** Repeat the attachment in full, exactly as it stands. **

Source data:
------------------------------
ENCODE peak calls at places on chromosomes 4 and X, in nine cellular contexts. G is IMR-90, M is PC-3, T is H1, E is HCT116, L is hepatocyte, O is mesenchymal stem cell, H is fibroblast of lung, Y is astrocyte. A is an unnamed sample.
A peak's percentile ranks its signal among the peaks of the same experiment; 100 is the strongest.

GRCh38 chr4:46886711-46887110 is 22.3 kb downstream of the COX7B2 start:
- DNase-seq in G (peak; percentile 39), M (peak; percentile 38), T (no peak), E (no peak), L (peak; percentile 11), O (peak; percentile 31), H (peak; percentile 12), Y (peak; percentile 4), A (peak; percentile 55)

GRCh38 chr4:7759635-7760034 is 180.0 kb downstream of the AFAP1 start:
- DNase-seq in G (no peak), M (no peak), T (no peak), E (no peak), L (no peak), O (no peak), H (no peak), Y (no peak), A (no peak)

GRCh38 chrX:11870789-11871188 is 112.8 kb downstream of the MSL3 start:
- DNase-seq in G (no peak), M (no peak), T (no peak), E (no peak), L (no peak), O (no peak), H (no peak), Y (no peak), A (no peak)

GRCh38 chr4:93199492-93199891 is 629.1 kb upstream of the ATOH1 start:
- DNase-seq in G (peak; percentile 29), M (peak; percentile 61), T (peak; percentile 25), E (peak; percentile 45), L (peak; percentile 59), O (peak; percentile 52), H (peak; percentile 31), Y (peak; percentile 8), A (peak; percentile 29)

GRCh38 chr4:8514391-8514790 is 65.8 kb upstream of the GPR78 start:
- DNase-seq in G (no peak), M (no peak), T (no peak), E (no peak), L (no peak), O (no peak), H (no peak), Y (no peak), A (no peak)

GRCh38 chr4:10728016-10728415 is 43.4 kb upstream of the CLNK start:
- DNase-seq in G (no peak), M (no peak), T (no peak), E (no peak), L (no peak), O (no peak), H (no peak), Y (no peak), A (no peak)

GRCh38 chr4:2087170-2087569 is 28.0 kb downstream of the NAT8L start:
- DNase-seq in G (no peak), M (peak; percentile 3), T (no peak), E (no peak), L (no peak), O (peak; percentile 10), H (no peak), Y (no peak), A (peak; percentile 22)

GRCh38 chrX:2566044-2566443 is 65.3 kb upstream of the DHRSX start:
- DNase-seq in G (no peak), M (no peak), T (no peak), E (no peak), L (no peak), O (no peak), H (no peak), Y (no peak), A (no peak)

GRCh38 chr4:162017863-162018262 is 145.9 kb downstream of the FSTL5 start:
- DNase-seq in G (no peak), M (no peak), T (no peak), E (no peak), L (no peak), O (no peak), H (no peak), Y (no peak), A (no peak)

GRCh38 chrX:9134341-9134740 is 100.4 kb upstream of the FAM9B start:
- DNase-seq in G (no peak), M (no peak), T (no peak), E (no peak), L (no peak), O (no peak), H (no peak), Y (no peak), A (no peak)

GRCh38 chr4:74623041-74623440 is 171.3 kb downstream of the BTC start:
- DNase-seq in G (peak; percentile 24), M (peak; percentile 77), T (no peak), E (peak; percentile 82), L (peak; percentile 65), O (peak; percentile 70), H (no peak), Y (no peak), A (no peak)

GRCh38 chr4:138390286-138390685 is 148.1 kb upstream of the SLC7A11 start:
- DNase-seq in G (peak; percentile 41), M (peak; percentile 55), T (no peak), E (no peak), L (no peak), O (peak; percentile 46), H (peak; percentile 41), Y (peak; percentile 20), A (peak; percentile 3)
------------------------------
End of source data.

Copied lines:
ENCODE peak calls at places on chromosomes 4 and X, in nine cellular contexts. G is IMR-90, M is PC-3, T is H1, E is HCT116, L is hepatocyte, O is mesenchymal stem cell, H is fibroblast of lung, Y is astrocyte. A is an unnamed sample.
A peak's percentile ranks its signal among the peaks of the same experiment; 100 is the strongest.

GRCh38 chr4:46886711-46887110 is 22.3 kb downstream of the COX7B2 start:
- DNase-seq in G (peak; percentile 39), M (peak; percentile 38), T (no peak), E (no peak), L (peak; percentile 11), O (peak; percentile 31), H (peak; percentile 12), Y (peak; percentile 4), A (peak; percentile 55)

GRCh38 chr4:7759635-7760034 is 180.0 kb downstream of the AFAP1 start:
- DNase-seq in G (no peak), M (no peak), T (no peak), E (no peak), L (no peak), O (no peak), H (no peak), Y (no peak), A (no peak)

GRCh38 chrX:11870789-11871188 is 112.8 kb downstream of the MSL3 start:
- DNase-seq in G (no peak), M (no peak), T (no peak), E (no peak), L (no peak), O (no peak), H (no peak), Y (no peak), A (no peak)

GRCh38 chr4:93199492-93199891 is 629.1 kb upstream of the ATOH1 start:
- DNase-seq in G (peak; percentile 29), M (peak; percentile 61), T (peak; percentile 25), E (peak; percentile 45), L (peak; percentile 59), O (peak; percentile 52), H (peak; percentile 31), Y (peak; percentile 8), A (peak; percentile 29)

GRCh38 chr4:8514391-8514790 is 65.8 kb upstream of the GPR78 start:
- DNase-seq in G (no peak), M (no peak), T (no peak), E (no peak), L (no peak), O (no peak), H (no peak), Y (no peak), A (no peak)

GRCh38 chr4:10728016-10728415 is 43.4 kb upstream of the CLNK start:
- DNase-seq in G (no peak), M (no peak), T (no peak), E (no peak), L (no peak), O (no peak), H (no peak), Y (no peak), A (no peak)

GRCh38 chr4:2087170-2087569 is 28.0 kb downstream of the NAT8L start:
- DNase-seq in G (no peak), M (peak; percentile 3), T (no peak), E (no peak), L (no peak), O (peak; percentile 10), H (no peak), Y (no peak), A (peak; percentile 22)

GRCh38 chrX:2566044-2566443 is 65.3 kb upstream of the DHRSX start:
- DNase-seq in G (no peak), M (no peak), T (no peak), E (no peak), L (no peak), O (no peak), H (no peak), Y (no peak), A (no peak)

GRCh38 chr4:162017863-162018262 is 145.9 kb downstream of the FSTL5 start:
- DNase-seq in G (no peak), M (no peak), T (no peak), E (no peak), L (no peak), O (no peak), H (no peak), Y (no peak), A (no peak)

GRCh38 chrX:9134341-9134740 is 100.4 kb upstream of the FAM9B start:
- DNase-seq in G (no peak), M (no peak), T (no peak), E (no peak), L (no peak), O (no peak), H (no peak), Y (no peak), A (no peak)

GRCh38 chr4:74623041-74623440 is 171.3 kb downstream of the BTC start:
- DNase-seq in G (peak; percentile 24), M (peak; percentile 77), T (no peak), E (peak; percentile 82), L (peak; percentile 65), O (peak; percentile 70), H (no peak), Y (no peak), A (no peak)

GRCh38 chr4:138390286-138390685 is 148.1 kb upstream of the SLC7A11 start:
- DNase-seq in G (peak; percentile 41), M (peak; percentile 55), T (no peak), E (no peak), L (no peak), O (peak; percentile 46), H (peak; percentile 41), Y (peak; percentile 20), A (peak; percentile 3)